What to buy in Taiwan
If you’ve forgotten to bring any money at all, but have your credit or debit card handy, there’s no need to fret. Use any of the abundant 24-hour ATMs to withdraw cash from anywhere in the world using the Plus or Cirrus systems. Certain banks’ ATMs will even tell you your available balance in your own currency or in NT$. There is a per transaction limit of NT$20,000 for ATM cash withdrawals.
Most hotels and department stores accept credit cards, generally Visa and Master Card as well as JCB. Diners Club or American Express cards are seldom accepted. Most restaurants and small stores do not accept cards, and cash is the main form of payment. Because street crime is rare, it is common for people in Taiwan to carry large amounts of cash with them.
Tipping is generally not practiced in Taiwan, with the possible exception of bellhops in high end hotels. Full service restaurants typically impose a service charge, but this is typically not given to staff. Tipping is also not expected in taxis and drivers would usually return your change to the last dollar.
As in many Asian countries, night markets are a staple of Taiwanese entertainment, shopping and eating. Night markets are open-air markets, usually on a street or alleyway, with vendors selling all sorts of wares on every side. Many bargains can be had, and wherever prices are not displayed, haggling is expected. In the larger cities you will have a night market every night and in the same place. In smaller cities, they are only open certain nights of the week, and may move to different streets depending on the day of the week.
Every city has at least one night market; larger cities like Taipei may have a dozen or more. Night markets are crowded, so remember to watch out for your wallet! Shops selling the same items tend to congregate in the same part of the city. If you want to buy something, ask someone to take you to one shop and there will probably be shops selling similar things nearby.
For those who do not like the concept of haggling and fake goods, there are many shopping centers in Taipei where prices are usually fixed and goods are genuine. Otherwise, shopping streets in larger cities like Kaohsiung and Taichung can also easily get you what you want. And of course, there is the trendy Ximending in Taipei, where you can pretty much find anything associated with the youths, also at fixed prices.
Bargaining is OK and expected in night markets and small stores. Computer chain shops and department stores normally have fixed prices, but at least in department stores you may get a “registered member discount” if you’re shopping a lot. Anyway it’s always worth a try!
When bargaining at small stores, please note that the agreed prices are normally cash prices. If you like to use a credit card, the seller normally wants to add anything up to 8% to the price as a “card fee” etc.
What to buy
Popular things to buy include:
Jade. Although it can be hard to know for sure if the item you’re buying is real jade or not, some beautiful objects are sold. Most cities have a specific jade market dealing in jade and other precious stones.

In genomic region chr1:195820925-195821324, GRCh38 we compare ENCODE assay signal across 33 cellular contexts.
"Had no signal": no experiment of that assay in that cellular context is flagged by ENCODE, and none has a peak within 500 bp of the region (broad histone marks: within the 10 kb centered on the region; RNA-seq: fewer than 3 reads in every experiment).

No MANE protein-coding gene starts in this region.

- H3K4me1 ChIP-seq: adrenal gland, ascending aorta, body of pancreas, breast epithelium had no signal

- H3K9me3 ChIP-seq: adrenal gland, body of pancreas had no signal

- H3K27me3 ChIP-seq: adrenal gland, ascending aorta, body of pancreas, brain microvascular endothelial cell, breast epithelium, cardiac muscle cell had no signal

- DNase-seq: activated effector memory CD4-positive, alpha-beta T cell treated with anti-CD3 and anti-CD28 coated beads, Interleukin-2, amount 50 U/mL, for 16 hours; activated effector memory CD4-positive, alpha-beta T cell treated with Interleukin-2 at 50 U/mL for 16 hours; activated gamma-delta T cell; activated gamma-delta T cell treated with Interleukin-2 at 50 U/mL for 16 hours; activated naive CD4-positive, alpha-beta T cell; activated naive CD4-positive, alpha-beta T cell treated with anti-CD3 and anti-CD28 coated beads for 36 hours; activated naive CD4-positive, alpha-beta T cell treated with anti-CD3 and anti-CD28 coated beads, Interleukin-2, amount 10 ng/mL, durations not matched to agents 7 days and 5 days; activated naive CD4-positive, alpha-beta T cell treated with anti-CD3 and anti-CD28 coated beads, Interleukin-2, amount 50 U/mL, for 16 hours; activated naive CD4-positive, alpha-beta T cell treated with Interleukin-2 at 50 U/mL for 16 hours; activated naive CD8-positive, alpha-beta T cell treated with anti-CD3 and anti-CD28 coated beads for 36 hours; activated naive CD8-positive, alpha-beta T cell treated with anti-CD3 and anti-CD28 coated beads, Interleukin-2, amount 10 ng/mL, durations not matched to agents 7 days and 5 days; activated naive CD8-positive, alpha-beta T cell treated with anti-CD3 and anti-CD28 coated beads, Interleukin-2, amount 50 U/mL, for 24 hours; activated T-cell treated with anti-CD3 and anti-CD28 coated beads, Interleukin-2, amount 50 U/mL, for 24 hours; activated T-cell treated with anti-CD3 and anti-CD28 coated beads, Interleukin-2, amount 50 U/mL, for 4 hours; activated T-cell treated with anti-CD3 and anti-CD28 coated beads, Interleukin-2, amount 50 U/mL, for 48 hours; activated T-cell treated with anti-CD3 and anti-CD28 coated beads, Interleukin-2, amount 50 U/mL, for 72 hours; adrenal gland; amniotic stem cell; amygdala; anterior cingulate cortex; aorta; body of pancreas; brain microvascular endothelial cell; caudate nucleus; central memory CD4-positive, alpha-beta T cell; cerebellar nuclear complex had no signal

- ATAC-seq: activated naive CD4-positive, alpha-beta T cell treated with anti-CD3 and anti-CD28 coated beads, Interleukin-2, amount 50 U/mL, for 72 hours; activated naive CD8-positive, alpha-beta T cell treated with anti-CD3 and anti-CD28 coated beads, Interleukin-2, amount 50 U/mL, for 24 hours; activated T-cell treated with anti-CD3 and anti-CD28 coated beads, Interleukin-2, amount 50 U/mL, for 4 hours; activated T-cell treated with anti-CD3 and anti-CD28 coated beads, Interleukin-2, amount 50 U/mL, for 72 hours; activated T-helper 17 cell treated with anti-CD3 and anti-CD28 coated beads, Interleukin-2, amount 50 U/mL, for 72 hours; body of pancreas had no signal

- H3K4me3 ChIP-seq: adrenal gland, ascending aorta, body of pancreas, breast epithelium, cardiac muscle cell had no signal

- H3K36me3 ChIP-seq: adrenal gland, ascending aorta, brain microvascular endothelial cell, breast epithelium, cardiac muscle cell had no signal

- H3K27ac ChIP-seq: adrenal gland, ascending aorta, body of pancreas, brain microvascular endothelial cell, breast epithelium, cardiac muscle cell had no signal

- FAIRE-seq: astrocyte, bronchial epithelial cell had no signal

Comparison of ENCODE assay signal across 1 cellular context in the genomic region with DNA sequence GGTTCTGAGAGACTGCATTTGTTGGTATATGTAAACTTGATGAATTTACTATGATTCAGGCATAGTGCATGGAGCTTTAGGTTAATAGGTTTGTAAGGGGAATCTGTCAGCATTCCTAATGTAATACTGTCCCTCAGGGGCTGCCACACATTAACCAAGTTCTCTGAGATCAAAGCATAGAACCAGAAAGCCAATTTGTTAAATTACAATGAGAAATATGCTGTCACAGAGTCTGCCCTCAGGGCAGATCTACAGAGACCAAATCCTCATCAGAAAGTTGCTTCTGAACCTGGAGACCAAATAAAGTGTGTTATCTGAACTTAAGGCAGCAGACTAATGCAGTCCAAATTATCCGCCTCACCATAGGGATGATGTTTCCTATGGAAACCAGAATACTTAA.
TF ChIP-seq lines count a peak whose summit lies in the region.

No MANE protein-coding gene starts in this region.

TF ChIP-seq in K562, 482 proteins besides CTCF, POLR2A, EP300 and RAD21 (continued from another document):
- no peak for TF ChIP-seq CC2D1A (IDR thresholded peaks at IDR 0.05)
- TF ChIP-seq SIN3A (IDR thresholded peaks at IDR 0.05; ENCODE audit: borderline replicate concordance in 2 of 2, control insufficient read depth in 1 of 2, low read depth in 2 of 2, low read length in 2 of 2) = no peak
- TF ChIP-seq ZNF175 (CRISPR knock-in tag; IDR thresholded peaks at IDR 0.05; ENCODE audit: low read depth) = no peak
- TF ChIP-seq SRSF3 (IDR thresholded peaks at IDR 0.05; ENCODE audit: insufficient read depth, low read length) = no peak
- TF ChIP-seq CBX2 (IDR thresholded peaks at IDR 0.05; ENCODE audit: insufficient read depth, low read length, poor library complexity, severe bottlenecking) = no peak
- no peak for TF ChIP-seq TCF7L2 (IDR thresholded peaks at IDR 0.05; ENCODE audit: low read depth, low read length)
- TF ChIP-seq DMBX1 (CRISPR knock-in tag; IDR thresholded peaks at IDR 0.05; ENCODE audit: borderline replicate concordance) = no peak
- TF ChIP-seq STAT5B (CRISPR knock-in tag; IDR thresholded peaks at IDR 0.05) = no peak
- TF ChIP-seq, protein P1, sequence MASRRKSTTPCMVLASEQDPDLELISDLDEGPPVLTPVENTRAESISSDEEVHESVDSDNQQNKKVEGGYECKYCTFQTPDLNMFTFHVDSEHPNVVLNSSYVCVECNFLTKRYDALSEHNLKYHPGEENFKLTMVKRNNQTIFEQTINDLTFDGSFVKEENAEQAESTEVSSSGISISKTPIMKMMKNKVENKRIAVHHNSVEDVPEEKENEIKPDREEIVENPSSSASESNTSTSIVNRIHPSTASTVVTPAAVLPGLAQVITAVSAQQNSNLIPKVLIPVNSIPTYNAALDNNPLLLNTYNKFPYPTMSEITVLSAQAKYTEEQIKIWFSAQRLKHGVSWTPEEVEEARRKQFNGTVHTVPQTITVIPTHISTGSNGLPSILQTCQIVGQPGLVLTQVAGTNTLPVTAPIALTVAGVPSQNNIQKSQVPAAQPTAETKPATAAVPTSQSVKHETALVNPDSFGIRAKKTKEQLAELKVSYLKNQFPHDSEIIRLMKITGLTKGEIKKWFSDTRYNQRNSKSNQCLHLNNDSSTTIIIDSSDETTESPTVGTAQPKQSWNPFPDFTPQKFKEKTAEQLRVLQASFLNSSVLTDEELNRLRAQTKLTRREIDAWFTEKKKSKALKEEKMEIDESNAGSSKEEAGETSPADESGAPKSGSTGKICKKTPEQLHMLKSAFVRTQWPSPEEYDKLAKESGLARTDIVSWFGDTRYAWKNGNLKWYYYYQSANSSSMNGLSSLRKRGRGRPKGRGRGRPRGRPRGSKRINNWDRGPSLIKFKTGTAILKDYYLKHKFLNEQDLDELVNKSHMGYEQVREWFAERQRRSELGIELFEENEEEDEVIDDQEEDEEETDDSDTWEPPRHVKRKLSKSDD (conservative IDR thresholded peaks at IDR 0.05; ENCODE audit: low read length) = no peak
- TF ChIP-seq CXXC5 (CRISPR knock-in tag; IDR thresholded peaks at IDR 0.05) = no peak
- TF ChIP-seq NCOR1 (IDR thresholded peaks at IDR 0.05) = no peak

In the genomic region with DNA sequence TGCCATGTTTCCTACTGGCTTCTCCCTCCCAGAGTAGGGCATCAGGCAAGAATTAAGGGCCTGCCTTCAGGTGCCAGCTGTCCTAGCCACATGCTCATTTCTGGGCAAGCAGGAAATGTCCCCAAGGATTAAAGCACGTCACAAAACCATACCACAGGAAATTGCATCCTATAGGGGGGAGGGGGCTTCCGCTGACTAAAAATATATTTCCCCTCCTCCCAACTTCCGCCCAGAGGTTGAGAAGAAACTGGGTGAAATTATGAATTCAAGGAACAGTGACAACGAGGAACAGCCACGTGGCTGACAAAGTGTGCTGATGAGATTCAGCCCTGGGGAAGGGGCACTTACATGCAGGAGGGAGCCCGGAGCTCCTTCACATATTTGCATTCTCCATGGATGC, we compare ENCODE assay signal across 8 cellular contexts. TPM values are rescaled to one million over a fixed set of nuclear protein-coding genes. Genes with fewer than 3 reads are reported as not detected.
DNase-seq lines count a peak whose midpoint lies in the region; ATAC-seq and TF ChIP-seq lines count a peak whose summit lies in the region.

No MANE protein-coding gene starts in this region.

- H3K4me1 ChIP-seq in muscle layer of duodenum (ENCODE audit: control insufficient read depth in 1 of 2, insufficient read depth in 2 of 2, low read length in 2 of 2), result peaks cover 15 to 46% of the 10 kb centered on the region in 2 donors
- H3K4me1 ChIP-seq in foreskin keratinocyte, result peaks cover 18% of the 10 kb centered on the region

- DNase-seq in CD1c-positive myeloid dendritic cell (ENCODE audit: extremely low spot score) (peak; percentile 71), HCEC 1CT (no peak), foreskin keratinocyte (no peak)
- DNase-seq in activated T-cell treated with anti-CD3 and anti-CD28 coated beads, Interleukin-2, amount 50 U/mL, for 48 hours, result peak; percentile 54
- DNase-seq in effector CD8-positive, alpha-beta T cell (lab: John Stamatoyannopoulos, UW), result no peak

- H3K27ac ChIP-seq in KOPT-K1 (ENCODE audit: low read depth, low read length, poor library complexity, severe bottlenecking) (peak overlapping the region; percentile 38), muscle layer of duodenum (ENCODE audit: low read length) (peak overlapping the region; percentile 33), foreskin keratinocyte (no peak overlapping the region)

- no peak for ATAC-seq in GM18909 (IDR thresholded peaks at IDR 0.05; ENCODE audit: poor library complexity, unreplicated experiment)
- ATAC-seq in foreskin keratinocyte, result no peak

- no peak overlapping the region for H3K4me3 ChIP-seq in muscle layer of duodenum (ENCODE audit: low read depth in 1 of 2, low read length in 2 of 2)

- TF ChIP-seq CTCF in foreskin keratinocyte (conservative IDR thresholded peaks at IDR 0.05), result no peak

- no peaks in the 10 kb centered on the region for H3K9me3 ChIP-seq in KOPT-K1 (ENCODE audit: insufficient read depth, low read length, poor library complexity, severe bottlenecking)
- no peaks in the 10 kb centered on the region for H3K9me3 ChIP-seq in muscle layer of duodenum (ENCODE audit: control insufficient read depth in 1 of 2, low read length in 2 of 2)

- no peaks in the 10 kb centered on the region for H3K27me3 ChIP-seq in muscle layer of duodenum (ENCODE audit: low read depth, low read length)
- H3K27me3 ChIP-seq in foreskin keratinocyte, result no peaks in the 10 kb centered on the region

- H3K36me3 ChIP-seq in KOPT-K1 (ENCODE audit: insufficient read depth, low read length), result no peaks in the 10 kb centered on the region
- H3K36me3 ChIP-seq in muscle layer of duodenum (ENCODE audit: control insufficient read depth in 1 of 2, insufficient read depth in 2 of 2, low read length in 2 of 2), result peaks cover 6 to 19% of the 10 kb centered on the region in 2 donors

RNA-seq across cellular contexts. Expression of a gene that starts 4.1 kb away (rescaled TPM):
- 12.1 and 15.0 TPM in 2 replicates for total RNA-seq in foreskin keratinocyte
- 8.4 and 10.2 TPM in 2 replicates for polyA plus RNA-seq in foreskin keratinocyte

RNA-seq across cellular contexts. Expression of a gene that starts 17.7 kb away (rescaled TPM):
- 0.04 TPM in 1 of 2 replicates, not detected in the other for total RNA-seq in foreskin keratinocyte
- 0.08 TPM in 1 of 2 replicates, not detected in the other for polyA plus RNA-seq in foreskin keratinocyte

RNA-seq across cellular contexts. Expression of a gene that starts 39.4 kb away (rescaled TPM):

Computers. Taiwan designs and produces a lot of desktops, laptops, and PC peripherals. Travellers might be interested in visiting the large Information Technology Market at Taiwan for the best prices. Desktop computers and components tend to be the same price in Taiwan as in other areas of the world, though peripherals such as cables and adapters tend to be noticeably cheaper and definitely come in lots of colorful varieties. If you’re buying domestic, it’s best to go to tourist hangouts to buy your stuff as you might be saddled with Taiwanese documentation otherwise. Also, notebooks are typically only available with a Taiwanese Bopomofo and English keyboard. When considering mobile devices (phones, tablets, etc.) bear in mind that they might have differrent operating frequencies and might have restrictions built in that limit their use with sim cards from areas other than the area they are intended to be sold in. Also, warranty might be a factor to consider.
Lingzhi. A type of bracket fungus that is often used as a Taiwanese herb. It supposedly has many health benefits with an apparent absence of side effects, earning it a high reputation in East Asian countries and making it rather expensive. Taiwanese lingzhi is particularly famous for being of the highest quality.
Tea. Taiwan is particularly famous for its oolong tea and this is available in at many tea shops. Tea tasting in Taiwanese culture is akin to wine tasting in Western culture and you will find many grades of this same type of tea, with different methods of treating the tea leaves.
Iron eggs. Irresistible delicacy
Note: In order to protect the environment, a government policy rules that plastic bags cannot be given freely at stores in Taiwan, but have to be bought – bakeries being an exception as the items need to be hygienically wrapped. Re-useable canvas and nylon bags are sold at most supermarkets.